That’s not a good place to be, surely, but here I am: Waiting for the New Year, waiting for March Madness, waiting for spring to emerge from the gray that pervades this part of the country for a few miserable months each year.

Suess advised that to combat The Waiting Place trap, we must “find the bright places where boom bands are playing.” I’m not sure what a boom band is, or where they might be playing (I check Mayrz Inn, no dice), so I’m thinking that place might be different for everyone. Some sort of metaphor or other literary measure.

So, I guess I could grumble and whine and wait for any number of adventures to come my way. I could stay in, wrap myself up in an afghan, read some books and wait for the sun to come out sometime in March (hell, this is Pittsburgh. It might not be ‘til April).

Or I guess I could press up, and try to find those bright places for myself. So before New Year’s, before Levance Fields affixes his “I’m ready to tear it up” headband and kicks ass for his Pittsburgh Panthers, I’ll have to combat the winter yucktasticness and get my fun on.

For me? My bright places include my sister’s house for SpongeBob and beers (to clarify, I watch SpongeBob with my nephew before he leaves for Grandmas’s house, then drink my brother-in-law’s microbrews). And visits with my pals at our college bar being served refreshing adult beverages (not Beveridges) by renowned mixologist, Sir Harold, is always a bitchin’ time.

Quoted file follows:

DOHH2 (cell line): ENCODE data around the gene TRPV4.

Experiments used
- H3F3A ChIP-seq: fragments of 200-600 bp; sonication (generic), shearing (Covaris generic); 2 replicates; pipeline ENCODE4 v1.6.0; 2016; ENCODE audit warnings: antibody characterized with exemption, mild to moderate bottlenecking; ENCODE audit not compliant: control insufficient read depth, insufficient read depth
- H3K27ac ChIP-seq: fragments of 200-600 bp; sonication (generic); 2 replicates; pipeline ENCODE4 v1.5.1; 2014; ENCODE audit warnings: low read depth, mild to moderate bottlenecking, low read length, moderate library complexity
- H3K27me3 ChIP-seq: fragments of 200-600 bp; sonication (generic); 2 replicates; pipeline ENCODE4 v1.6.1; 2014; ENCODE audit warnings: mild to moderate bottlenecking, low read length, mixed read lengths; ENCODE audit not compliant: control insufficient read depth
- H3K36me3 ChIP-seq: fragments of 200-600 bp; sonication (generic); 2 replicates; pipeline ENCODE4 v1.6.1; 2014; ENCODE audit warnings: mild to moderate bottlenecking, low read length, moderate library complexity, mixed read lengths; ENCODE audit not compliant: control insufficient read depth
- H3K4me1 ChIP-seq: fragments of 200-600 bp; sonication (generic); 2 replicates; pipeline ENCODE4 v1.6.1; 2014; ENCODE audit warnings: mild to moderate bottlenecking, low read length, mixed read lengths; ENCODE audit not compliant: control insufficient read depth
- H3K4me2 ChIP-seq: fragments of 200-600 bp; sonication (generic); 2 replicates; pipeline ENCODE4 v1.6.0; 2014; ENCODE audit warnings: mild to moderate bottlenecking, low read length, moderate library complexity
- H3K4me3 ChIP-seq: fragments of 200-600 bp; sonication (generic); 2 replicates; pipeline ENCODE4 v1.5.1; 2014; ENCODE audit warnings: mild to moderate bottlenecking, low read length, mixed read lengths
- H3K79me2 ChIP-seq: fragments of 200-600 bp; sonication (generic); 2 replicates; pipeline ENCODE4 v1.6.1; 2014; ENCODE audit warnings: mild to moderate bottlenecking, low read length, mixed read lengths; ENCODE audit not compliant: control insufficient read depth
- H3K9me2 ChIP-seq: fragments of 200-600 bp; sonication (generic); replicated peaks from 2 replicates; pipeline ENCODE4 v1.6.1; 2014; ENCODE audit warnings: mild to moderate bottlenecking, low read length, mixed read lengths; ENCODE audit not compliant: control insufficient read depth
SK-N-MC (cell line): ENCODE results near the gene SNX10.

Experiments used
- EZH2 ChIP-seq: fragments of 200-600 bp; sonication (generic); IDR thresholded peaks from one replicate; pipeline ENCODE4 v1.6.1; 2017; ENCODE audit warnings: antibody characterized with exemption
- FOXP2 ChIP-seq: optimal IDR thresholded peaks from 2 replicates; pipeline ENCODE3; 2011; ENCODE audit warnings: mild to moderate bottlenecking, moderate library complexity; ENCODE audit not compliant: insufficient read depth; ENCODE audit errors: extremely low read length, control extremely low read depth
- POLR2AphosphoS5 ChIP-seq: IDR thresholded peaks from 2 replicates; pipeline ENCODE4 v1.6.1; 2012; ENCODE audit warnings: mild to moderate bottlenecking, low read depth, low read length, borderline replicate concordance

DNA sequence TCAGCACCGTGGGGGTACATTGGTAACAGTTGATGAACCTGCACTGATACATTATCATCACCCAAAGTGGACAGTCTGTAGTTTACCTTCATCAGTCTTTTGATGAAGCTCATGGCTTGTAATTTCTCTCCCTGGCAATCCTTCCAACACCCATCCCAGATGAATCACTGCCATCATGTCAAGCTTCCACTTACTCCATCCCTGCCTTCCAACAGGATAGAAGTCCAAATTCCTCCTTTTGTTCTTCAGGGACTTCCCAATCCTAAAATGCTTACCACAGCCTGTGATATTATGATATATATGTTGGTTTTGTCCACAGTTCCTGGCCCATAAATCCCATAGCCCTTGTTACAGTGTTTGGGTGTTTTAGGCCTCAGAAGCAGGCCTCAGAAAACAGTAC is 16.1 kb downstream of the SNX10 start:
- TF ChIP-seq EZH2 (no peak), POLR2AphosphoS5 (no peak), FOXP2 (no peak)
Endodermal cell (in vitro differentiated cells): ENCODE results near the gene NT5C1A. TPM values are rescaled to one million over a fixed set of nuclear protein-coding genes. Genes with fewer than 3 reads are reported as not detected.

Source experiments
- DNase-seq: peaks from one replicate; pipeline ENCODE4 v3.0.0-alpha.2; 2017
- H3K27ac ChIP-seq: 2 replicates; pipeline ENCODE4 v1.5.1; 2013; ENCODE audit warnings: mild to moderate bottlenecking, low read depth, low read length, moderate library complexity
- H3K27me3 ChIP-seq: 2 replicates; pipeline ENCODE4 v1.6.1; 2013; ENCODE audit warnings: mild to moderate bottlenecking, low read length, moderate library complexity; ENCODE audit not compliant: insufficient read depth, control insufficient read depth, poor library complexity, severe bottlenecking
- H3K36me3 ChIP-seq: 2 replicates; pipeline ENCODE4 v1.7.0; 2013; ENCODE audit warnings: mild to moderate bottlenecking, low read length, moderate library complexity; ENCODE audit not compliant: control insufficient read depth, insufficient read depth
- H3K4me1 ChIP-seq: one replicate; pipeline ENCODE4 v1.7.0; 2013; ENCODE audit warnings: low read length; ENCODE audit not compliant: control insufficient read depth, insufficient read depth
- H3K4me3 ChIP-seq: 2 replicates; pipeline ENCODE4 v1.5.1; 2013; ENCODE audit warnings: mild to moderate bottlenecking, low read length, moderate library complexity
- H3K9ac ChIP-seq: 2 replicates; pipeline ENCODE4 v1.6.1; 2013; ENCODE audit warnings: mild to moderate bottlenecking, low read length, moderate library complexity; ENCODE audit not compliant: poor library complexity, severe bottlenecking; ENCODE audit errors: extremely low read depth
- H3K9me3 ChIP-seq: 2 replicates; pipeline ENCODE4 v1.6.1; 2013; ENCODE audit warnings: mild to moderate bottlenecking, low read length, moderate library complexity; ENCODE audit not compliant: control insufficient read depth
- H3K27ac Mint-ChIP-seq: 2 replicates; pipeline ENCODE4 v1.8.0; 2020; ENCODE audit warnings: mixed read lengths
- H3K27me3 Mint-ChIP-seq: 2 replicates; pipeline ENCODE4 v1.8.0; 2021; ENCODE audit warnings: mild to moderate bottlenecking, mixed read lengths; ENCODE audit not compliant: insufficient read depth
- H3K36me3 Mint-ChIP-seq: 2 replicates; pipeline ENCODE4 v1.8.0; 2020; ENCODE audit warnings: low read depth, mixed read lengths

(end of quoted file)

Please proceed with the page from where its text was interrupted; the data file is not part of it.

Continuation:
Yeah, there’s no more football, no more Steelers Huddle, no more Uncle Billy and Tunch. But there’s still fun to be done, I suppose, with or without James Harrison.

Tuesday, December 23, 2008

The hottest new actress on the planet

Freida Pinto is reason enough to drop everything and see the new movie, “Slumdog Millionaire.”

The Indian actress is gorgeous in her starring role as Latika, the love interest of the main character in the Danny Boyle movie that is showing on just two screens in this corner of southwestern Pennsylvania.

Take the drive because this is the smartest movie of the year, one that is sure to be among those with Oscar nominations in 2009.

The movie is brilliantly shot and has a great soundtrack, as well. Its story touches on many of the problems facing India’s orphans who face anti-Muslim terrorism and grow up in garbage dumps, as does Jamal Malik, the story's hero.

As a young man, he is arrested after being one question shy of winning the Hindi television game show version of “Who Wants to be a Millionaire?” The authorities are suspicious because he correctly answers so many questions as someone who is lacking a formal education.

In his defense, Malik explains to the police chief how his life’s experiences ironically provided him with the answers to the questions. The story unfolds after he survives extreme police brutality in an effort to force him to confess to cheating.

As it turns out, Malik had rescued Latika after she was kidnapped into life of prostitution. During their escape, Malik’s brother shoots her keeper with a Colt revolver. As fate would have it, that gun tips off Malik to the clue he needs to answer a question on the show seeking the identity of the inventor of the revolver. Pinto then disappears into another mysterious life as a kept woman. She is a goddess. She doesn't need a strong story line to steal her scenes.

She is central, though, to this amazing and riveting story built around the traditional theme of boy meets girl, boy loses girl and boy gets girl in the end. What could be a better ending for this mild-mannered hero? He dances off with a relatively unknown journalist (in real life) who, because of this gem of a movie, is now worth a million bucks as the world's newest sex symbol.

(Photo: Reuters)

Monday, December 22, 2008

Stalled by biscotti